She talks to him on the pay phone Monday through Friday from 7:15 until 7:45 when the first bell rings. It is the only pay phone in that entire building. She gets a ride with her cousin in the mornings, who likes to arrive at school very early. She doesn't care, getting there early is way better than the bus.
When she first gets to school the place is virtually empty. The school secretary is already on the telephone, making copies and gossiping with the senior girls with the big hair. It only costs 50 cents to talk to him on the pay phone for half an hour. She thinks that is very cheap and totally worth it.
By 7:40 though, the place is really humming with swells of people. People in groups. She tells him she should really go, she likes to get a soda before homeroom, but he's always pushing her to stay on the telephone just a little bit longer. He works at the hardware store on Front Street. He's 19, and there is this baby that he says isn't his. She absolutely believes him because he she also believes he is brilliant. He knows about things and gladly tells them to her. They talk on the phone about how maybe I see blue when you see purple, and you see purple when I see blue, and we just call them the same thing. She assures her mother when she asks that they are only sort-of friends.
She calls him every, single morning. Some mornings someone will already be on the phone. It makes her nervous; it makes her stomach hurt. She drinks soda to calm her when she gets anxiety in her belly. Sometimes someone will be on the pay phone already and not get off of it. Not the whole morning, even though she paces furiously and bites her nails to pulpy stumps, and goes so far as to ask if he'll be much longer. Sorry, he says, he's talking to his girlfriend.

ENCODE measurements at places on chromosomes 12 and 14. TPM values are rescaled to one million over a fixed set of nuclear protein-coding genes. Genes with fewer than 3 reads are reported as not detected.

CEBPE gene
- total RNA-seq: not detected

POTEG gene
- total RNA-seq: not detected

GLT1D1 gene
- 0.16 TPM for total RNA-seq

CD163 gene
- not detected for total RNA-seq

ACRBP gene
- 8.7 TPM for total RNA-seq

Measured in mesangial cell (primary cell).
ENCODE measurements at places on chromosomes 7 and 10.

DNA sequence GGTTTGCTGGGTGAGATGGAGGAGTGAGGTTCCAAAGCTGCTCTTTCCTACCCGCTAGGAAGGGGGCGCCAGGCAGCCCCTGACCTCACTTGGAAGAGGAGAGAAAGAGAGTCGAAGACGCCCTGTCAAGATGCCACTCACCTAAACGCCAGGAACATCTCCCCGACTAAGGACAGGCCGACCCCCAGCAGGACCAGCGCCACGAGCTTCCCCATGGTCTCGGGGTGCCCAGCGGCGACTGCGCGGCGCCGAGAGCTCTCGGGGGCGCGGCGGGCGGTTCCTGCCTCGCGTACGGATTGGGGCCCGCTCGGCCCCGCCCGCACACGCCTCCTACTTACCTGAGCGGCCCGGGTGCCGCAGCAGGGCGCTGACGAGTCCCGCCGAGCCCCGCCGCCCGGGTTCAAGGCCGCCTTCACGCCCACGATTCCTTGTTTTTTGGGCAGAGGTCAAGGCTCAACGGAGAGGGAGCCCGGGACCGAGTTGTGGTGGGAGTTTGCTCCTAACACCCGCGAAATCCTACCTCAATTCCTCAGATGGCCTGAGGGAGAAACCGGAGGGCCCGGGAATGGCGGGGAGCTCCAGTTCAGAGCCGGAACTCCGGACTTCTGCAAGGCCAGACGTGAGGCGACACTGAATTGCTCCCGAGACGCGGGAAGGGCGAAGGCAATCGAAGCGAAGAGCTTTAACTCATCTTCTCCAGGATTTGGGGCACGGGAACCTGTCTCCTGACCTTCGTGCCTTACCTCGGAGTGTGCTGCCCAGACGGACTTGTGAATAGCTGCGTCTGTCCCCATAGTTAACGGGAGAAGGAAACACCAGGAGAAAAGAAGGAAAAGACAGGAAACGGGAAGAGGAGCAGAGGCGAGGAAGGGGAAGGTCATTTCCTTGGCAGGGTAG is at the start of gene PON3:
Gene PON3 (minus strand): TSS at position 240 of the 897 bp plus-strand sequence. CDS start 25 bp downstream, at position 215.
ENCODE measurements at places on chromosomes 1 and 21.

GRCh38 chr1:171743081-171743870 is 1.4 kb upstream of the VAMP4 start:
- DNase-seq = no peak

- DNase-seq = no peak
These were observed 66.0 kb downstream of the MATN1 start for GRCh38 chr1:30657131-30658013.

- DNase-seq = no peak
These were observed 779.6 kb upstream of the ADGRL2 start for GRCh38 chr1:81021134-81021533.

After a while she grows tired of the worry. She is barely a teenager and already she wears a crease between her brow from a constant, burdensome scowl. She is starting to eat and sleep less due to all the nervousness.
She is starting to dread her morning phone call to him. Soon enough he begins questioning her affection for him. She wonders why she does this. Subjects herself to the stares. The blatant whispering in her direction. All the rumors about the freshman girl and her love affair with a pay phone.
She waits until the day one of the blondest, most popular senior girls approaches her, one late morning when the building was filled with people. To a crowd of onlookers that popular girl asks her for a moment of her time. She gently places the receiver on her shoulder, never asking him to hold.
"We have to know. Who do you call every morning?," the blonde girl purrs.
"My boyfriend, he's older, you might not know him," she replies timidly.
"I know everyone," she shoots back, and soon enough she's told them she talks to on the pay phone every morning.
The group explodes with laughter. She hears a confused voice shouting hellos into the telephone. She can hear him trying to find her amidst the onslaught of laughter.
"The one with the baby?," the blonde girl yells finally, still laughing.
She hears one more muffled hello and slams the earpiece onto the base. She'll never going to hear his voice again without a chorus of laughter accompanying it.
She's thinking about walking to school starting tomorrow. Maybe reading in the library before homeroom.